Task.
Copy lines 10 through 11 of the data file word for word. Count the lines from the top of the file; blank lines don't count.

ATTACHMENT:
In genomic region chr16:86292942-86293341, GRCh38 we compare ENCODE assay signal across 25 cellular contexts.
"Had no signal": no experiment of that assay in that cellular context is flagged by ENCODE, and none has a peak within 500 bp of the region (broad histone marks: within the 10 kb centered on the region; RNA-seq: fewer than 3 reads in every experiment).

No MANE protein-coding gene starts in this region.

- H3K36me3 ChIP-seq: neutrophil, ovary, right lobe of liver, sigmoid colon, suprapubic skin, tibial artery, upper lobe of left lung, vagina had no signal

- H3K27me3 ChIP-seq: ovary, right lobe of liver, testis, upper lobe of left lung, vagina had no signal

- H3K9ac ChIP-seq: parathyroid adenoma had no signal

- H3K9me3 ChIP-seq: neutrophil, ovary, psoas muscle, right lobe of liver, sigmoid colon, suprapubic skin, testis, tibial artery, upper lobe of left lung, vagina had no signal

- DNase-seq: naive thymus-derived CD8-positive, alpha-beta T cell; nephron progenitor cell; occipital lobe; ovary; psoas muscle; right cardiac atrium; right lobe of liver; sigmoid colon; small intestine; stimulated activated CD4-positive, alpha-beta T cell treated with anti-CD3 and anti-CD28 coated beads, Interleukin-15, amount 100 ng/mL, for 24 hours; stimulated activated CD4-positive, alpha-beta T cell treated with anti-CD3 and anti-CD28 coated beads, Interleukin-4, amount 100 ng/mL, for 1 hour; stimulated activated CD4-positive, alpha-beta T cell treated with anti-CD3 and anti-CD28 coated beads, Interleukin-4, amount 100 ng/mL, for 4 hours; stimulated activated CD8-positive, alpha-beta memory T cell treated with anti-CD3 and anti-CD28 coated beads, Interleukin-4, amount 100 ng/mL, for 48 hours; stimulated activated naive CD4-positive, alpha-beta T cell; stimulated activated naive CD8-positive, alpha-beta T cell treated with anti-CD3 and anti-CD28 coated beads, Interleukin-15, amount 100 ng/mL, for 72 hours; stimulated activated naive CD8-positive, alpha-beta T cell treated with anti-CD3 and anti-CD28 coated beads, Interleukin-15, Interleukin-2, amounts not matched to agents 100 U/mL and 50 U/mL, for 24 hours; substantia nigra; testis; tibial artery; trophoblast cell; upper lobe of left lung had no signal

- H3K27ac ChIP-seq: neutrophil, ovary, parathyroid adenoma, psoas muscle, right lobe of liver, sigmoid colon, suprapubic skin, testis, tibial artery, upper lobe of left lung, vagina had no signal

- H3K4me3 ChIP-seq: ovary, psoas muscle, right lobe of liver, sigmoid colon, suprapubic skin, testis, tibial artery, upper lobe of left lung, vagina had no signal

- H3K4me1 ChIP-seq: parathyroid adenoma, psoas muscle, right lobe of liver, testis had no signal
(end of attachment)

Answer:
- H3K4me3 ChIP-seq: ovary, psoas muscle, right lobe of liver, sigmoid colon, suprapubic skin, testis, tibial artery, upper lobe of left lung, vagina had no signal

- H3K4me1 ChIP-seq: parathyroid adenoma, psoas muscle, right lobe of liver, testis had no signal